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On Tuesday afternoon, about two dozen people gathered at the amphitheater on the southern edge of Lake Merritt to rally against a state ballot initiative that would roll back some of California’s recent criminal justice reforms. While volunteers and passersby enjoyed the music being spun by a DJ from the collective Chulita Vinyl Club, organizers with the local nonprofit Communities United for Restorative Youth Justice handed out fliers and chanted, “No on Prop. 20.”
If approved by California voters on Nov. 3, Proposition 20 would allow prosecutors to charge some nonviolent offenses—such as theft and certain fraud crimes—as felonies instead of misdemeanors. It would make it harder for some people to be released from prison early, and allow the police to take DNA samples from people convicted of misdemeanors like shoplifting and drug possession.
Activists at the rally said the state law would harm many Oaklanders by extending prison sentences and drawing resources away from prison alternatives, like restorative justice and rehabilitative community programs.
“Stopping Prop. 20 now is the start to creating resistance against prisons, against people who are in opposition to our true rehabilitation here in the community and in California,” said Oakland resident Xochitl Larios, 21.
Larios was incarcerated in Alameda County’s Juvenile Justice Center as a teenager but she now works for CURYJ as a youth justice program associate, educating local youth who have been convicted or are currently serving time.
This year, CURYJ launched an initiative to mobilize voters, particularly in East Oakland, around Proposition 20.
“Personally, it has impacted me and my friends,” said Larios about California’s criminal justice system. ”We start as juveniles then trickle into the adult system, and there is a lack of services once you’re an adult.”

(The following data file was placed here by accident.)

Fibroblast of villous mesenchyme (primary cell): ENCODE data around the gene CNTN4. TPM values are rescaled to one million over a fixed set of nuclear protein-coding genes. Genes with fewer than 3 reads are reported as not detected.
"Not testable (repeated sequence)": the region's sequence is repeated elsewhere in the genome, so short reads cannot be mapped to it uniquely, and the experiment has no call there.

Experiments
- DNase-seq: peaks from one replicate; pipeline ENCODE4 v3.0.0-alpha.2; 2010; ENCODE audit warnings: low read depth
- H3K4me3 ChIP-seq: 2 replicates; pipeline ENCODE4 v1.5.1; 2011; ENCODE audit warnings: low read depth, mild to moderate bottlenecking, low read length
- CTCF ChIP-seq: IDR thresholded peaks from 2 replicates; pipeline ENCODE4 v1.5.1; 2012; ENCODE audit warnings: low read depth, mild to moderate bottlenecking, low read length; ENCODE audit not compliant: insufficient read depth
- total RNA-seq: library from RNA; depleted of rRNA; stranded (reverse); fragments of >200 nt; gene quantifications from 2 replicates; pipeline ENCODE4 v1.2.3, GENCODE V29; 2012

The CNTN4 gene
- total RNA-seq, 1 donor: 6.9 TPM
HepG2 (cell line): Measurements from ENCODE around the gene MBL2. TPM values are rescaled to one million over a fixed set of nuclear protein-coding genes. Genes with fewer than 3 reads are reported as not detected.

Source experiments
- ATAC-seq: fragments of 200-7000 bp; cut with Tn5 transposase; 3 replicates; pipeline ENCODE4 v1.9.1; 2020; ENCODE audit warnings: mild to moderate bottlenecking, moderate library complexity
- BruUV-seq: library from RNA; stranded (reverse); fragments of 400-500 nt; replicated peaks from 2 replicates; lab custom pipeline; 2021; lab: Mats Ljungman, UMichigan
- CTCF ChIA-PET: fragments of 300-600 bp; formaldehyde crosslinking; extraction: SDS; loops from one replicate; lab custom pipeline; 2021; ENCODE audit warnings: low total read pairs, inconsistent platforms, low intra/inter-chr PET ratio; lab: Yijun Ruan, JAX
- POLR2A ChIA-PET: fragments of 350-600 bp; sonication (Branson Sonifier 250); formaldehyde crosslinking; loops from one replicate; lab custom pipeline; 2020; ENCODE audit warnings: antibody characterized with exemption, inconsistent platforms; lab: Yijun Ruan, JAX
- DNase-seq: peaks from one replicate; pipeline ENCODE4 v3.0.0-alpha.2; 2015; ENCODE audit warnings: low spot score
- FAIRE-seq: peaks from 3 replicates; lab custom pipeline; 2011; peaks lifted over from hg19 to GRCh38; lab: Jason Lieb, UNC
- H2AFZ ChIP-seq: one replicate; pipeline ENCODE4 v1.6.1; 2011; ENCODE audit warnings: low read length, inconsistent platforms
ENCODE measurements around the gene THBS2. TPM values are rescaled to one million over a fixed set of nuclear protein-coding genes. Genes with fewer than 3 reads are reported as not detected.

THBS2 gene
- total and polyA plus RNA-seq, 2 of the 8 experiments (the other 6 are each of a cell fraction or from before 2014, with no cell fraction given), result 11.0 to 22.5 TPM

Proposition 20 supporters, including unions that represent Los Angeles police officers and sheriff’s deputies, and the Republican Party, have argued that the law would improve public safety.
If passed, Proposition 20 would undo some of the justice reforms that California voters approved in previous elections—specifically Proposition 47 (2014), Proposition 57 (2016), and Assembly Bill 109 (signed into law in 2011). Together, these three laws re-classified certain nonviolent crimes like shoplifting and fraud (not exceeding $950) as misdemeanors instead of potential felonies, which resulted in fewer people being sent to prison. The reforms also increased parole chances for felons convicted of nonviolent crimes and allowed judges—not prosecutors—to decide whether juveniles could be prosecuted as adults.
John Vasquez, CURYJ’s policy coordinator, said the ballot initiative is no more than an attempt to funnel money back into the prison system.
“It will take us back to the heyday of mass incarceration,” said Vazquez, who is currently on parole. “I served 25 years and I was locked up during the peak of mass incarceration, and it was a traumatizing experience. Prop. 20 will send people to prison for stealing a bicycle or a pair of Air Jordans, by changing the threshold of felony theft to just $250. That’s bad policy.”
Larios said it’s important that East Bay youth like herself play a role in getting the word out about measures like Prop. 20 that could negatively impact Black and brown communities.
“People that speak on issues are never living it, and if you don’t talk to the people that are actually living it and surviving it, then you will never learn that perspective,” said Larios.
Larios added that she wants to set an example for her 14-year-old sister, Sophia, a CURYJ intern who also attended the rally at Lake Merritt and spoke to The Oaklandside.
“We’re going to be the next generation doing this stuff,” said the younger sibling, “hosting these events and helping our community.”